Nokia is a forgotten mobile company. Sure, they still control 40% of the market, although that is shrinking, but truthfully, how many out there are mentally queuing up for their next garbled model number to be released? Who is putting their grandmother on the market in order to develop the latest in augmented reality for a Nokia, or, indeed, the latest, smelliest edition of Fart?
I have now had the privilege of seeing Nokia both from the outside, as a developer and user, and from within. Of one thing I am convinced: Symbian needs to go. It needs to enter maintenance mode.
To fully understand the extent of the folly in Nokia's recent reasoning, it is worth considering that the hottest product today, the iPad, arrived on the market almost exactly five years after Nokia's first Internet Tablet, the 770. It was touch based, ran a multitasking UNIX-based OS (like iPhoneOS), had a high resolution screen, did not have a hardware keyboard (again much like the iPhoneOS today), it had a full web browser, and it was capable of installing external applications. Sure, there were bugs and the user interface was a bit clunky, but they have had years to perfect that. Everyone I knew wanted a phone running on it. It was the perfect platform for the future and something developers were eager to experiment with.
Five years onwards and only now does Nokia finally have a phone running on the Maemo OS which powered the 770. Was this lazy engineering? No. It was internal company politics. This fantastic early product was not allowed to become the revolution it could have been, as it was deemed a geeky sideshow, an Internet tablet (hey, only nerds use the Internet, right?), and something that should not have a phone. It was not to be seen as a competitor for Nokia's number 1 platform, Symbian. The 770, and the products following it, were never seriously marketed to anyone. It was like they had this great thing going on within the company, and they had no strategy or idea what to do with it. Things happened despite the company, not because of it. Each product would be another experiment, with incompatibilities, bugs and weaknesses. It had no proper central AppStore, leaving users to find their own way through repositories and developers with no market to target. I ended up using my n800 (the follow-up to the 770) as a glorified sat-nav.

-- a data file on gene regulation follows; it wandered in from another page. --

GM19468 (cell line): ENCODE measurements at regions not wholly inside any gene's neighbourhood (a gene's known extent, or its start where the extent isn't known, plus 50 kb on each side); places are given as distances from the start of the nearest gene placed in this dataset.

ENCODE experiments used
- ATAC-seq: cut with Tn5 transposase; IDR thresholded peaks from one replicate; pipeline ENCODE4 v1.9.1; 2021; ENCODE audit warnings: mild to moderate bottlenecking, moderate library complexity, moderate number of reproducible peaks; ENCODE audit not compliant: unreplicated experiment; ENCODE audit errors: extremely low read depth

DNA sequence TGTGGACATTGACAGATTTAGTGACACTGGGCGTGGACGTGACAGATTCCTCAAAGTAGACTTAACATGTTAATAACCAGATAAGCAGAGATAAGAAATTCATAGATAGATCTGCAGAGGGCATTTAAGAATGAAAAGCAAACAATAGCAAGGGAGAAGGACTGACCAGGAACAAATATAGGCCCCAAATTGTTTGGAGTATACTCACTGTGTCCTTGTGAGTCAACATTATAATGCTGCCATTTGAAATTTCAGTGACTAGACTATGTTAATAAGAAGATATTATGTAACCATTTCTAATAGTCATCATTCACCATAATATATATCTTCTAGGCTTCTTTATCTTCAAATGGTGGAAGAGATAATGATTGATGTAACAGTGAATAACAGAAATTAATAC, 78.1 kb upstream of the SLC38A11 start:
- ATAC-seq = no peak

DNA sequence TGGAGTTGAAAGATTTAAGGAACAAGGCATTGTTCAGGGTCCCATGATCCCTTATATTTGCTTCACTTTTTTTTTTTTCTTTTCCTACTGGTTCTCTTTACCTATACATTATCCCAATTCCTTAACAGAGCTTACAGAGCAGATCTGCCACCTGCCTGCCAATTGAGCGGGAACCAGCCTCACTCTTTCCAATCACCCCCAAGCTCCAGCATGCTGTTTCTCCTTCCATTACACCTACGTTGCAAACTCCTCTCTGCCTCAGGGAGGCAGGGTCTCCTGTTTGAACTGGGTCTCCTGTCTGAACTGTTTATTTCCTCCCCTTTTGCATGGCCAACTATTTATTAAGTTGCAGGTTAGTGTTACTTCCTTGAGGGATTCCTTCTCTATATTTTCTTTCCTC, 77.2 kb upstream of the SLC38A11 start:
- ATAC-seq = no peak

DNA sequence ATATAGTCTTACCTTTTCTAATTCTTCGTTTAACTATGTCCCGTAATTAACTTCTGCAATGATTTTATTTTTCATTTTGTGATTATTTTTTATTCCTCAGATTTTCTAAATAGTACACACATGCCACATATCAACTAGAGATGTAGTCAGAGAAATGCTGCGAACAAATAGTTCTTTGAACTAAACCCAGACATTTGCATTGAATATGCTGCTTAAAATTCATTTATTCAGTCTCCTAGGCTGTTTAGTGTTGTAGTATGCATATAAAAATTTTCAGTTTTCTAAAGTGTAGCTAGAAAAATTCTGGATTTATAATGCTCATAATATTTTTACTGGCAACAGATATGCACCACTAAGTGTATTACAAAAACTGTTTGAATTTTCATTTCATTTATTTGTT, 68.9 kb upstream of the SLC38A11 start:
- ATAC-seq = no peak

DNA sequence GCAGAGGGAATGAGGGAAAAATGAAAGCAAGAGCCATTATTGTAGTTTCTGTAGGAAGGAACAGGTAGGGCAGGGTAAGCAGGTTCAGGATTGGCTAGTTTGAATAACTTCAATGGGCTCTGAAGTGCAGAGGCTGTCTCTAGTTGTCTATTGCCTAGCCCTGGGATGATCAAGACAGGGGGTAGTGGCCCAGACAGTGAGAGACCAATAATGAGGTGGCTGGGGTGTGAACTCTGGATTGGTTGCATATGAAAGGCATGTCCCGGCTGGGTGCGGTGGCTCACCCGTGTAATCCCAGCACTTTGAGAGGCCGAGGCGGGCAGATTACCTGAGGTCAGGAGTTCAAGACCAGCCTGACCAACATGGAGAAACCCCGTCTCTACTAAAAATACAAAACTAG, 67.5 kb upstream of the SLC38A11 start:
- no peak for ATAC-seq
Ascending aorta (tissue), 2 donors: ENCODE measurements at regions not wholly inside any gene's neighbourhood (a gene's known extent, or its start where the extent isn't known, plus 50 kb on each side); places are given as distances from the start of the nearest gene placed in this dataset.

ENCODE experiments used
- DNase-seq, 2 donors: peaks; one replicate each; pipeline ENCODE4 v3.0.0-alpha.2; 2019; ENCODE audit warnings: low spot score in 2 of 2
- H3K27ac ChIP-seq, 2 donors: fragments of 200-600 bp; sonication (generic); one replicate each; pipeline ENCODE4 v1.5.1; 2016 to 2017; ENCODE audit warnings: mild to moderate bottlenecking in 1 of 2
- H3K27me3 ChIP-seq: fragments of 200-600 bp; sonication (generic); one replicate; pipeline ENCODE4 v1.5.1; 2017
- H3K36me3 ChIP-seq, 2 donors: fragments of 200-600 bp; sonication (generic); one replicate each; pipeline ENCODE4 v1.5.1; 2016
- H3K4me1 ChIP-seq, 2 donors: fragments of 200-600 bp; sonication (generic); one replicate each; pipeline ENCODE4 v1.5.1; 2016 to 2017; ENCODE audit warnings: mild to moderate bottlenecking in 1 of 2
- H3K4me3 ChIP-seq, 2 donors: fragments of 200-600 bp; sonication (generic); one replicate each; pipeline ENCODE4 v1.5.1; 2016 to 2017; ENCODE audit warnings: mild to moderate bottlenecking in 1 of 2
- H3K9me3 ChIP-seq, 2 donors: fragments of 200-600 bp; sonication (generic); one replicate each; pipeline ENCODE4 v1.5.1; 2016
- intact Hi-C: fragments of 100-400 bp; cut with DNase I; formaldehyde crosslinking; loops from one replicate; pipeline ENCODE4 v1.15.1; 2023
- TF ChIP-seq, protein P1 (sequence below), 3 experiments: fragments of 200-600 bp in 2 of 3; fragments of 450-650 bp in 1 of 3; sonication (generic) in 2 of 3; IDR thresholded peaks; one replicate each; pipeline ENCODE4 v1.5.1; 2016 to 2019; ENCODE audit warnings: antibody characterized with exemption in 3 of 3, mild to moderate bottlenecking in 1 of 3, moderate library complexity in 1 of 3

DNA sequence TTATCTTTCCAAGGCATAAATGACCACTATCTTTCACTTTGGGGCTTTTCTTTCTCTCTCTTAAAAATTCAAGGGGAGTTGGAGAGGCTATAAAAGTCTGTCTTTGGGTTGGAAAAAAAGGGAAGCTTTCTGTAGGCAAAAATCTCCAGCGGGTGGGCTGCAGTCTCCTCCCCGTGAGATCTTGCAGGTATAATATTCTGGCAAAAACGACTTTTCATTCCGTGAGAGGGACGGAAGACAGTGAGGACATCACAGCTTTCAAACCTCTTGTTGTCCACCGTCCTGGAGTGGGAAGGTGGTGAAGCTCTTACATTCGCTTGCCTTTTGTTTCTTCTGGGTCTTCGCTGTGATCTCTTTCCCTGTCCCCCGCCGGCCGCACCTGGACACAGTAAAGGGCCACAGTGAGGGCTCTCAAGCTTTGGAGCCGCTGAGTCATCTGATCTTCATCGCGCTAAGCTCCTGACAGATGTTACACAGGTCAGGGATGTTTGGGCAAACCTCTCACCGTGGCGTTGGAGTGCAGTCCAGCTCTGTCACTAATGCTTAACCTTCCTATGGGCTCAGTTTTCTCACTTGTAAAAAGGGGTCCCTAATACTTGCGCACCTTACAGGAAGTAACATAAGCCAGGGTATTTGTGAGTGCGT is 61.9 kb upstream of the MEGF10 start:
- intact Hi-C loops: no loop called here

So instead of bringing out something that could change the world, and make a real stand, they continued with their strategy of pushing forwards an OS that everyone was beginning to hate. The old-fashioned and creaking Symbian. The industry was begging for something new, which Apple finally delivered.
Even as recently as the n900 launch I was told, when asking about its relation to the n97, that it was really a geek device whereas the n97 was the consumer device. I balked then. The n97 is a horrific example of how awkward the Symbian approach has become. It is horrendously slow, buggy, difficult to use, has badly managed networking, and has all those Symbian menus we love. There is no way I would pay to own a n97. There is even less chance I would recommend it to someone less techie than myself. On the other hand the n900 was a breath of fresh air. It was the device to prove there might just be light at the end of the tunnel. It looked sexy and had solid, innovative ideas. Why did this not come out two years earlier?
Don't get me wrong, there are still serious problems with the n900, but based on my brief experience with Android 1.6 (yes, I know it is old), I would actually prefer the n900. It is the right direction. Except that, yet again, the developers are going to have to move to a new platform when the next Maemo thing comes out (Qt + MeeGo).
The only way Nokia can hope to once more become the darling of developers, and to get their product focus right, with a stable and enduring platform, is to drop Symbian, at least from the touch devices. It serves no purpose whatsoever. Nobody wants to develop for it. Nobody cares to read about it. People feel embarrassed to use it. With Maemo or MeeGo (I cringe every time I heard that word), Nokia has a small chance of regaining mindshare and relevance. But to do that they have to put their foot down. They have to let developers know, in no uncertain terms, what the platform of the future is going to be. No matter how much marketing they do, that platform is not going to be Symbian.